SportsSports Betting

Esports Betting

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eSports betting is a unique genre of gambling that is rapidly on the rise. Its burgeoning popularity is in tandem with eSports itself, an entertainment industry experiencing incredible growth in modern times. Like commerce gave birth to eCommerce, there were sports first and then eSports. “eSports” is a shortened form of electronic sports, and simply put, eSports is the competitive playing of video games. eSports is probably just as old as the video game industry itself, and this is because video games have always included an element of competition. If a player is not playing against a fellow human player, they’re squaring off against the AI.

eSports players may or may not be professionals. And when they compete, they may do so individually or as teams of players. This can depend on the structure/gameplay of the video game in question or on specific tournament rules. As technology continues to develop and roll out worldwide, so too has eSports. As of 2020, there are an estimated 2 billion people playing video games in one form or another around the globe. Modes include PC, console, and mobile devices. It is fair to say that from the time William Higinbotham created the world’s first video game in 1958, eSports has grown in leaps and bounds. Viewership is rising year on year, with an annual increase of at least 10% since 2016. In 2019 alone, factoring in both enthusiasts and casual viewers, eSports had an estimated total audience of 443 million. eSports growth was always going to have a corresponding effect on eSports betting, and it’s only logical! Let’s now have a look at eSports betting itself.

How Does eSports Betting Work?

eSports betting is not too different from traditional sports betting, and some of the betting strategies for sports can also be used for it. However, there are different modes of eSports betting that work depending on individual situations. The main ones are as follows:

Real Money Betting

As the title suggests, real money is the currency for this form of eSports betting. Bookmakers offer odds for various outcomes from eSports competitions and Punters that correctly predict the outcomes are paid according to the odds. As of 2021, bookmakers like Luckbox and Unikrn exclusively focus on eSports. In other cases, bookies already big on traditional sports, such as Pinnacle, have shown a real interest in capitalizing on current and potential eSports growth, adding proper eSports betting sections to their platforms.

Skin Betting

This type is popular among real aficionados of eSports, usually players themselves. There are various virtual items in modern multiplayer games, known as skins. Skins are rare things and, therefore, precious. They include such “items” as special costumes for in-game characters, game mods, or weapons. Rather than bet money, players can play each other for these skins. It’s a common thing on the Internet nowadays to see these skins auctioned for real money.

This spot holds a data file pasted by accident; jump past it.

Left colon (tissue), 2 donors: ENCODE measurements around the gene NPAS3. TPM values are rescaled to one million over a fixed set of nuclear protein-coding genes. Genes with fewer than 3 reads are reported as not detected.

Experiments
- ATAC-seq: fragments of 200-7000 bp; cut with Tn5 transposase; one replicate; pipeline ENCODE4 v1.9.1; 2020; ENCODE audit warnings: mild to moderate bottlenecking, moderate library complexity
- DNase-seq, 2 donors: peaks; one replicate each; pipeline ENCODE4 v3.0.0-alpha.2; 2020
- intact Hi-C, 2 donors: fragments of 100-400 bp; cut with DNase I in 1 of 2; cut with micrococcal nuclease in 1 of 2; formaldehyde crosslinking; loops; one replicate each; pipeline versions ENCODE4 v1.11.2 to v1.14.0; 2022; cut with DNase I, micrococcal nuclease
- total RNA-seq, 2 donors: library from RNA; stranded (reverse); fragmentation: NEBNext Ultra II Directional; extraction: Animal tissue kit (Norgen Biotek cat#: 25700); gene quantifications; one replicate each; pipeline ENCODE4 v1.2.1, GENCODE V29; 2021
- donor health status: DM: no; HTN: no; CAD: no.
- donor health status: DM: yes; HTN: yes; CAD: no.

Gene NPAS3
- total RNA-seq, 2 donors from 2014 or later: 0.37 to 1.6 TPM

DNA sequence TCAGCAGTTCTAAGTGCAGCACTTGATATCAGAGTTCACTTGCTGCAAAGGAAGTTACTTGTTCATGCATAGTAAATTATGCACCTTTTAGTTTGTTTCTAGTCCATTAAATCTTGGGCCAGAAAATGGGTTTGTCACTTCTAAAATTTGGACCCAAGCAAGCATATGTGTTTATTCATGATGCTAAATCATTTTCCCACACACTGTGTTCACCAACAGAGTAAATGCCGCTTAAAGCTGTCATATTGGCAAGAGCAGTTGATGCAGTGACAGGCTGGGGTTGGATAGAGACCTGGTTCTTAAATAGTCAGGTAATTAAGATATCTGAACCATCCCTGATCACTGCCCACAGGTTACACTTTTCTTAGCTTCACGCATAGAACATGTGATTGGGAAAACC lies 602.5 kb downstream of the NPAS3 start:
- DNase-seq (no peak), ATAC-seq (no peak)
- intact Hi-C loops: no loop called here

Social Betting

Social eSports betting is informal betting between friends or family. Parties agree with terms and wagers on the outcomes of eSports and settle the wagers accordingly after the games/matches. Sometimes social betting can also be among online acquaintances who have enough trust from having known each other for a long time.

Challenge Betting

Challenge betting is also called head-to-head betting. Here, gamers compete directly against each other. Most of the time, this happens in an informal setting. Players decide upon the prize, then battle it out and duly settle up the bet. Other times, some organizers set up an online eSports challenge. Players usually pay entry fees to participate, with the winner clinching an agreed-upon prize at the end. The prize may or may not come from the entry fee proceeds.

eSports Betting – The Market Picture

eSports can no longer be brushed aside as a little-known hobby for a few enthusiasts. Sure, the fan base is nowhere in mainstream or “real” sports such as soccer, tennis, or basketball. But the fact that global eSports betting hit nearly $2 billion in revenue in 2020 tells it all. The COVID-19 pandemic had a tangible say in that, of course. While the stay-at-home decree had other businesses reeling from financial loss, eSports was a noteworthy exception. The cancellation of many traditional sports schedules left gambling-hungry fans with no other option than to turn to eSports gambling. According to MarketWatch, from $7.9 billion in 2019, the global market will reach $13 billion in 2025, based on a CAGR of 13.1%.

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